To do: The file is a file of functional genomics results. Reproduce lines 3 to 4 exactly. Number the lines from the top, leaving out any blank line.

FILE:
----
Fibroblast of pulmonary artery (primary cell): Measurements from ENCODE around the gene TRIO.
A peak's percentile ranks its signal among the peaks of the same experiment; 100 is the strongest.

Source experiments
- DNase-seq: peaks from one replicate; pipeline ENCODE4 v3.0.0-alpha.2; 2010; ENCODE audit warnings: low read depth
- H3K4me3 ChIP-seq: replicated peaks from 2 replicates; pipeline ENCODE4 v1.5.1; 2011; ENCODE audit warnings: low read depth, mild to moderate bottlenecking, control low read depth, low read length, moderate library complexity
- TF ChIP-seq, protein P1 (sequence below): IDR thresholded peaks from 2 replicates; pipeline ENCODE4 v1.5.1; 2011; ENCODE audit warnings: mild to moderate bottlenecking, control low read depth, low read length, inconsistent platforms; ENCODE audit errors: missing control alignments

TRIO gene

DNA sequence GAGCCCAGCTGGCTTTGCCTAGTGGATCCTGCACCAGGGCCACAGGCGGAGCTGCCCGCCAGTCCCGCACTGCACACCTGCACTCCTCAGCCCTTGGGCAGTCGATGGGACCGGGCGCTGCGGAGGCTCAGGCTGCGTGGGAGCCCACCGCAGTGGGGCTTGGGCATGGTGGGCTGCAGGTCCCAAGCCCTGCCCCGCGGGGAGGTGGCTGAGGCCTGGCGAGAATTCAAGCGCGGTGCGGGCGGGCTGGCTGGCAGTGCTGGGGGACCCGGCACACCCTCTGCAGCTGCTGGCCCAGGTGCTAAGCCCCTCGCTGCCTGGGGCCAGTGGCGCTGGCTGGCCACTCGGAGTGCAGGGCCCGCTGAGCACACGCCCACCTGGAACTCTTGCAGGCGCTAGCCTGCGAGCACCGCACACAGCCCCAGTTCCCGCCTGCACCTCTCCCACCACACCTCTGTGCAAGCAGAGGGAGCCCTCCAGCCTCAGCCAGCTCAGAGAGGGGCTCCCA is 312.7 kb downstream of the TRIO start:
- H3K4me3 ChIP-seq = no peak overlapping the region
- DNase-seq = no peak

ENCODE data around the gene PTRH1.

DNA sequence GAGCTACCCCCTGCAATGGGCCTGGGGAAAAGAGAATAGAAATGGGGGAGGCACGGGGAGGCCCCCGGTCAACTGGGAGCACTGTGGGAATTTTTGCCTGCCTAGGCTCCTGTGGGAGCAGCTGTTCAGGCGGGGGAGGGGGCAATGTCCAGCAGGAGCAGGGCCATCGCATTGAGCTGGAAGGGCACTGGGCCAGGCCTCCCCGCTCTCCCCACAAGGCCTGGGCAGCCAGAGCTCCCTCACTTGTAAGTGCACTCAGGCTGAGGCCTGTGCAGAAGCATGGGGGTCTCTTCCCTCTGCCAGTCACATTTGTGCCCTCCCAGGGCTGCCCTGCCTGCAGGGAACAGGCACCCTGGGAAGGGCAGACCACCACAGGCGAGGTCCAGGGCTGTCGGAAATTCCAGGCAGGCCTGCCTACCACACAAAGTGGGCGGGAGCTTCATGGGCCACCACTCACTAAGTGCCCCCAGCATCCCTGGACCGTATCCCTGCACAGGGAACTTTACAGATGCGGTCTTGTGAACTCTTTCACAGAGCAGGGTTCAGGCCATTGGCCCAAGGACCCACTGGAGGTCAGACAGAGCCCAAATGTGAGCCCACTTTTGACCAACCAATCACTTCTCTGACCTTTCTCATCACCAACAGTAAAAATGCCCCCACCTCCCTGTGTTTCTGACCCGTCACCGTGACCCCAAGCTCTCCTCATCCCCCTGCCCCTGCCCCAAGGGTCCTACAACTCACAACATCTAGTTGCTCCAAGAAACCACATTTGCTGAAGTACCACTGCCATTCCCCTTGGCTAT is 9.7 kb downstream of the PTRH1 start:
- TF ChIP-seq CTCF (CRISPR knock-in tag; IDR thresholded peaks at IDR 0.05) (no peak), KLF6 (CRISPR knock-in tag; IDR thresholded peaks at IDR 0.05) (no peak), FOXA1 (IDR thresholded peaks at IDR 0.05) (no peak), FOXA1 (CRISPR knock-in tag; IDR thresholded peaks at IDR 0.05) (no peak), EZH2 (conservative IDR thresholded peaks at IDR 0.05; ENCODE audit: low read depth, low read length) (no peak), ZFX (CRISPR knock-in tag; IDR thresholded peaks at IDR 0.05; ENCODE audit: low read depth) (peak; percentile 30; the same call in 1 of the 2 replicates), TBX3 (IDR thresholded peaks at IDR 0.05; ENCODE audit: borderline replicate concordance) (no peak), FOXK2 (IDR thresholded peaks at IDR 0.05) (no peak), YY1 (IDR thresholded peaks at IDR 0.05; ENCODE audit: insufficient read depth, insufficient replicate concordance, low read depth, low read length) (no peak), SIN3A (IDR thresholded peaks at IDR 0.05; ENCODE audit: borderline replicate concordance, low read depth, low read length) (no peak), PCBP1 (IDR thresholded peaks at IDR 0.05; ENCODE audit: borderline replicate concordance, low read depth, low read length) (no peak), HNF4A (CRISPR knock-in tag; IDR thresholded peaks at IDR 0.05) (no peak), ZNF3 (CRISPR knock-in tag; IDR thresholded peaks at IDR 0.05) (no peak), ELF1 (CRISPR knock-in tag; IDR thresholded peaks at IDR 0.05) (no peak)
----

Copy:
Source experiments
- DNase-seq: peaks from one replicate; pipeline ENCODE4 v3.0.0-alpha.2; 2010; ENCODE audit warnings: low read depth